2011: The Year of Living Religiously

2011: The Year of Living Religiously
Vol: 123 Issue: 31 Saturday, December 31, 2011

The first major event of 2011 was an act of religious devotion.  On January 1, religious Muslims bombed a Coptic Christian Church in the ancient city of Alexandria, killing 21 Christians and wounding 100 others.

“No one in Egypt or outside the country should be surprised by this attack,” said Heba Morayef, a Cairo-based researcher for Human Rights Watch.

On January 4, a Muslim street vendor in Tunisia who had been humiliated by a female police officer died of self-immolation.  The death of Mohamed Bouazizi sparked a revolution in Tunisia that spread like wildfire across the Islamic world.

Spurred on by both al Qaeda and the Muslim Brotherhood shouting Islamic slogans, Western-friendly Arab dictatorships began to collapse like lawn chairs. 

First was Tunisia’s Ben Ali, who abandoned his 23 year rule and fled into exile in Saudi Arabia. By year’s end, Tunisia had a new government dominated by the formerly-banned Nahba Party, originally founded as the ”Movement of the Islamic Tendency” in 1981.

“In 1989, it changed it name to Hizb al-Nahda.[11]The party has been described as one of many parties/movements in Muslim states “that grew up alongside the Iranian revolution“,[12] and it was originally inspired by the Egyptian Muslim Brotherhood.[13]

The religiously-inspired Arab Spring revolt jumped to Egypt, where the Muslim Brotherhood fomented a ‘spontaneous’ revolution calling for the fall of Hosni Mubarak’s four-decades of secular rule. 

It began with a call by Mohammed Baradei, former head of the IAEA, for a “Tunisia-style revolution” — a call that so stirred the revolutionary heart of Barack Obama that he actually sided with the Muslim Brotherhood against one of America’s staunchest allies in the Arab world.

When Mubarak’s government fell in January, so did Mubarak’s ability to enforce the peace treaty with Israel. 

Within days, terrorists began using Egypt as a staging area for attacks on Israel, blowing up oil and gas pipelines, permitting infiltrations, and threatening to pull the plug on the thirty-three year old peace agreement.

For reasons still not clear to most Americans, the Obama administration created, and then abandoned, a coalition of NATO countries to “intervene” in Libya’s revolution, siding with the Muslim Brotherhood and al-Qaeda in the fight to bring down Ghadaffi.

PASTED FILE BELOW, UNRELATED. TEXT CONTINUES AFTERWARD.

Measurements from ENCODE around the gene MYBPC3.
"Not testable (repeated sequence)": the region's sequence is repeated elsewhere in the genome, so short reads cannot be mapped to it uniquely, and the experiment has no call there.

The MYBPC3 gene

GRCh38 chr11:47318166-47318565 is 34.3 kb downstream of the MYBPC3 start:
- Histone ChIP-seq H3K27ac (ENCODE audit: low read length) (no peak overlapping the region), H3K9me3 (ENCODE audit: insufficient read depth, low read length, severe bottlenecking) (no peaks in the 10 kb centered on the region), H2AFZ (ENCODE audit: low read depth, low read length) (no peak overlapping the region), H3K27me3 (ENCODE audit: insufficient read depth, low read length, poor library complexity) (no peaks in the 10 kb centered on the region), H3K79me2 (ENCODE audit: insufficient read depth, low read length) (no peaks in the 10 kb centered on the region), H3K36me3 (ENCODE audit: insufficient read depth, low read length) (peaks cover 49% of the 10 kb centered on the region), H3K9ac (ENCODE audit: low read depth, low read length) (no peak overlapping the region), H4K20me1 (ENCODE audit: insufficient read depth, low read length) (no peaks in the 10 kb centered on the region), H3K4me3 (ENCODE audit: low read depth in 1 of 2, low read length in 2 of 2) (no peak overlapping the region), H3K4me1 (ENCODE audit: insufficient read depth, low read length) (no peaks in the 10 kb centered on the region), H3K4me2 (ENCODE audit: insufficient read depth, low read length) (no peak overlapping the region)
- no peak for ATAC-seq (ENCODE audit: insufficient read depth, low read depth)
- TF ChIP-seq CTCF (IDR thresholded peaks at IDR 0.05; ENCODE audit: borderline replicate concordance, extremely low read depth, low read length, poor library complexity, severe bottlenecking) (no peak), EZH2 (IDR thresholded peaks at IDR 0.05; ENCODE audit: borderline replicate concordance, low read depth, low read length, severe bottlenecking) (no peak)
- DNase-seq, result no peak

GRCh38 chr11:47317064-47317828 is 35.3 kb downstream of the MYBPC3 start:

In Yemen, President Ali Abdullah Saleh’s twenty-one year dictatorship was overthrown by Islamic elements loyal to either al-Qaeda or the Muslim Brotherhood.

Protests against Bashar al Assad’s Ba’athist government in Syria marked the whole of 2011 and remain ongoing, despite Assad’s brutal crackdown on the mainly Sunni Muslim majority that has already cost the lives of thousands of Syrian, including women and children.

Syria’s ruling elite come from the minority Alwawite sect of Shiite Islam that only comprises about 12% of Syria’s three-quarters Sunni population.  A Wikileaks cable revealed that the Syrian Muslim Brotherhood is secretly working with the US and Israel to bring down Assad’s co-religionist regime in Iran.

In a column discussing the importance of religion to the politics of the past year, former British Prime Minister Tony Blair offered this insight:

“My experience as prime minister taught me that none of the problems of the Middle East and beyond – including Iran, Afghanistan, Pakistan and Somalia – can be understood unless we comprehend the importance of religion. I don’t mean the politics of religion, but religion as religion. We cannot treat the influence of religious faith in purely secular terms. We must address it also as a genuine issue of faith.”

While religion was reshaping the face of the Arab world in the Middle East, in 2011, Americans were beginning to learn a little more about the “American religion”, for such is Mormonism.  

Mormonism was invented and presented to pre-Civil War America by American Joseph Smith of Palmyra, New York.